Two professors are proposing that states and localities create a national nonprofit institution that would provide issuers with independent advice on bond financings, help them disclose standardized information, and take other steps to improve liquidity in the muni market.
They described the new institution, which would be called CommonMuni, in a discussion paper released Friday.
The paper, "Lowering Borrowing Costs for States and Municipalities Through CommonMuni," was written by Andrew Ang, a finance professor at Columbia Business School, and Richard Green, a financial economics professor at Carnegie Mellon University, and was released by the Brookings Institution Friday.
The paper targets two problems in the municipal bond market: an illiquid secondary market and inconsistent, opaque information on issuers and their financial wellbeing.
These problems, absent in other bond and asset markets, can be eased with old-fashioned voluntary cooperation, the authors argue.
When issuers join forces and streamline their disclosure policies and securities, they will benefit from the natural economies of scale that will reduce borrowing costs, they said.
The authors started their work following the creation of the Municipal Securities Rulemaking Board's online EMMA system, which started in July 2009.
While parsing the data on EMMA, the authors found illiquidity in the secondary market that they said increases costs for issuers and investors alike. The authors found municipal securities are almost twice as expensive to trade today than during the 1920s, when some were listed on the New York Stock Exchange. The cost of this illiquidity adds about $30 billion a year for market participants, they said in the paper.
"It's horrendous," Ang said in an interview Friday. "It's very hard to come up with any other example of a financial security which is more costly to trade today" than it was 80 years ago, he said.
The authors believe CommonMuni can be created with just $25 million. They claim the resulting savings would be in the "tens of billions" of dollars.
The muni institution would be modeled on the nonprofit organization Commonfund, a coalition of college endowments started in 1971.
CommonMuni would provide issuers with financial advisory services. Participants would agree to best practices for disclosure and would explore how to streamline securities so that they trade more easily.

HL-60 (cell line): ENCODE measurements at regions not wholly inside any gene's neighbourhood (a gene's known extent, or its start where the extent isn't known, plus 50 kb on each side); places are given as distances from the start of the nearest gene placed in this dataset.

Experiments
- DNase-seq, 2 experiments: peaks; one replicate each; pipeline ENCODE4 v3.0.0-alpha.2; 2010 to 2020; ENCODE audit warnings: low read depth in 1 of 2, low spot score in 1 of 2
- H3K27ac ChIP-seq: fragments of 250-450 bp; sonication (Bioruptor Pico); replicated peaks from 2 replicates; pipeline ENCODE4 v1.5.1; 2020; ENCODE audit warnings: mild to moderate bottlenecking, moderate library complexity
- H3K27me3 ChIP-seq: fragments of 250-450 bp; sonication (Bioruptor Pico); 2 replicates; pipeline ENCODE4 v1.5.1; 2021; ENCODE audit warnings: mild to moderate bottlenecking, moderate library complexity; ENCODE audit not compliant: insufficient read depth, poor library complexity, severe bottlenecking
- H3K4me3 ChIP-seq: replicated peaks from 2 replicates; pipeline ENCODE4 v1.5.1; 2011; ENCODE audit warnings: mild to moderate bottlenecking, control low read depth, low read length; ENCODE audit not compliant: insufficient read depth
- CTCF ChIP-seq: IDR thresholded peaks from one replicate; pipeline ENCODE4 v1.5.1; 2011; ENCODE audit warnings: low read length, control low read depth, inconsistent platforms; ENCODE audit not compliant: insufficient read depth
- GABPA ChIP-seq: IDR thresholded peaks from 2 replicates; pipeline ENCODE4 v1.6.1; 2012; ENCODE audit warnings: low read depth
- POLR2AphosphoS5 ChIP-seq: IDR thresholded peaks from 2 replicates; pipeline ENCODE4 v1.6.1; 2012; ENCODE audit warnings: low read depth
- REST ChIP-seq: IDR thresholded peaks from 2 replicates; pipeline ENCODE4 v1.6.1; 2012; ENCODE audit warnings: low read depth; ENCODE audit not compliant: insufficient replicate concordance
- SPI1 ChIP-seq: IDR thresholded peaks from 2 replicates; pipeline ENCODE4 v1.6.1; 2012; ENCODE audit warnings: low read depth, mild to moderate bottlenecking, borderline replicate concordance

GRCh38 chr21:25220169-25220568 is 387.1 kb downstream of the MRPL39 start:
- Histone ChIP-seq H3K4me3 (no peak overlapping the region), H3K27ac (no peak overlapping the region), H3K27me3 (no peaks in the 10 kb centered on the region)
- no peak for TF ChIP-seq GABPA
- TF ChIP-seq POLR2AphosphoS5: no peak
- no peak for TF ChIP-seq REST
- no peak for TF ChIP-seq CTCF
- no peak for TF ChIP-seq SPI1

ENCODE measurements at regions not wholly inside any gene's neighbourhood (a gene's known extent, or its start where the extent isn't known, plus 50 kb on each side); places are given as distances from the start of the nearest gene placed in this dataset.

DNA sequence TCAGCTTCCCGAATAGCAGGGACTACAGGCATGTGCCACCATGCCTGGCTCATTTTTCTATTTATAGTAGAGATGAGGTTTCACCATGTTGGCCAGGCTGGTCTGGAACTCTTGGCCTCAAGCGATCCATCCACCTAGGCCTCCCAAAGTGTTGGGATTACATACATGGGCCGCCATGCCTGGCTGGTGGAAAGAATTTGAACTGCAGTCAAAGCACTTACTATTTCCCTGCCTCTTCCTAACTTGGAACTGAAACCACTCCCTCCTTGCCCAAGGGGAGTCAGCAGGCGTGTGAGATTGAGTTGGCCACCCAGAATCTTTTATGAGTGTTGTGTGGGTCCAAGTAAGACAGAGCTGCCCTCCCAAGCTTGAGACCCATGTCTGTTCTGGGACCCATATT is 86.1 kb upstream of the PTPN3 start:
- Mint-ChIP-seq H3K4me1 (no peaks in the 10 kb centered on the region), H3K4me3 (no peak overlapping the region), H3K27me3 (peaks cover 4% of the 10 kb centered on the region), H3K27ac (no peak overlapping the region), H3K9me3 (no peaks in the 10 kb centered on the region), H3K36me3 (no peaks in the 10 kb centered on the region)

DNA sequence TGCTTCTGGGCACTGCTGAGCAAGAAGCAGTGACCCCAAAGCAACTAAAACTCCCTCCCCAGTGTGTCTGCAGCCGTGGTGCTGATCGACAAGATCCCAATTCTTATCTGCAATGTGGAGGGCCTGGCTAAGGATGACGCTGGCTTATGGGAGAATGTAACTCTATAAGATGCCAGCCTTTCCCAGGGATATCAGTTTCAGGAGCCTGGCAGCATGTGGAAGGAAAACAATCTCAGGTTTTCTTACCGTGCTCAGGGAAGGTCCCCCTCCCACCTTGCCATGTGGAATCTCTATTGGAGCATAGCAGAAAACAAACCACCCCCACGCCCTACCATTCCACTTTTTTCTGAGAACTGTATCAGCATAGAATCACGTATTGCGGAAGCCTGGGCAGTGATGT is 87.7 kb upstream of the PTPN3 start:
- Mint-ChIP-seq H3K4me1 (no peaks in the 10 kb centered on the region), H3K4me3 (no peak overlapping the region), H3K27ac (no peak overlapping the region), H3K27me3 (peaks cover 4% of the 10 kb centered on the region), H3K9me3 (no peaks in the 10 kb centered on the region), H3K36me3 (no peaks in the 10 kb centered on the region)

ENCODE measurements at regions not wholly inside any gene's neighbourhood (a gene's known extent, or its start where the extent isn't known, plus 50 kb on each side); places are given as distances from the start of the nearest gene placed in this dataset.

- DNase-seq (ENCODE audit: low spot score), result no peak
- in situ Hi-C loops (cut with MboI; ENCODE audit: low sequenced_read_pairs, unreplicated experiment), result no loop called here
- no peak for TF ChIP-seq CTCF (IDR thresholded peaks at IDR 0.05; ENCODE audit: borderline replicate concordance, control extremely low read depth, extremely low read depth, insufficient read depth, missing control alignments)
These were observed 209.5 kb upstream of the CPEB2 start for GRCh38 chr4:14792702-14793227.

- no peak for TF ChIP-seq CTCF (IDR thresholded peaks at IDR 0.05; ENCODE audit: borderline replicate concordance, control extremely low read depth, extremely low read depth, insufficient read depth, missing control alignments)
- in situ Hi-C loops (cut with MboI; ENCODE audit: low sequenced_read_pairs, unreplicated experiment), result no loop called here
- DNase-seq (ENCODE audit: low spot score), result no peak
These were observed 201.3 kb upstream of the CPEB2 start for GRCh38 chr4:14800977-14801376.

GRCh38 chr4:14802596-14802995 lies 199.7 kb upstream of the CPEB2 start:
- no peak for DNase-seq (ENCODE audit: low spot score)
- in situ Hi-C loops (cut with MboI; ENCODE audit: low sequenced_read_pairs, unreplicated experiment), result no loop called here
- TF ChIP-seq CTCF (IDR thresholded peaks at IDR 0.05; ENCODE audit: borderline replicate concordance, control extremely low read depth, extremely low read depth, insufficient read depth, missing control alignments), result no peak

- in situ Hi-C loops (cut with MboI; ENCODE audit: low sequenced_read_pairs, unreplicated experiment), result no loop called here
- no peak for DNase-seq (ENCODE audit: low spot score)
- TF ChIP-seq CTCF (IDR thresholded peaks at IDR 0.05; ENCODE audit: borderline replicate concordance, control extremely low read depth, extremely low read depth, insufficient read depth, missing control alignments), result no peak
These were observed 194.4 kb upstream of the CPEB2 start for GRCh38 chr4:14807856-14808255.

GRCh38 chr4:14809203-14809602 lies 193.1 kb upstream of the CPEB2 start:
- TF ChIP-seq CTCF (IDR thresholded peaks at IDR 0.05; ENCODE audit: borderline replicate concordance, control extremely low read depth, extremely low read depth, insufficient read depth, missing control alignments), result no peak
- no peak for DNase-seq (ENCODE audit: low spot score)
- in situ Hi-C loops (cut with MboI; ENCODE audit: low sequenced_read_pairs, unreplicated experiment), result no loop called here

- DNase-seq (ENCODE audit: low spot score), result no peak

The authors said this voluntary participation has worked well for issuers who participate in municipal bond banks and similar state institutions that issue debt on behalf of smaller issuers.
Nonprofit institutions could be created at the state level, but the economies of scale would work best at the national level, they said.
The authors make recommendations that could rattle the way the muni market currently does business.
They would discourage serial bond issues and advanced refundings, transactions they claim contribute to illiquidity in the muni market. Such transactions are the enemy of homogeneity and "are not amenable to liquidity," Ang said.
The report also calls for a repeal of the Tower Amendment. The amendment, which was added in 1975 to the Securities Exchange Act of 1934, prohibits the Securities and Exchange Commission and MSRB from conducting pre-offering reviews of issuers' muni securities issues.
"CommonMuni would advocate for the repeal of the Tower Amendment," the authors said in the paper.
The two professors also believe the Governmental Accounting Standards Board, which establishes accounting and reporting requirements for state and local governments, does not go far enough.
GASB standards are voluntary but state and local governments must comply with them to get unqualified opinions from auditors on their financial statements.
Only 38 states require issuers to use GASB standards, the professors said. States like Kansas, New Jersey and Washington set their own standards, they noted.
"You want to present your liabilities in the most transparent way as possible," Ang said. "Transparency is a really good thing."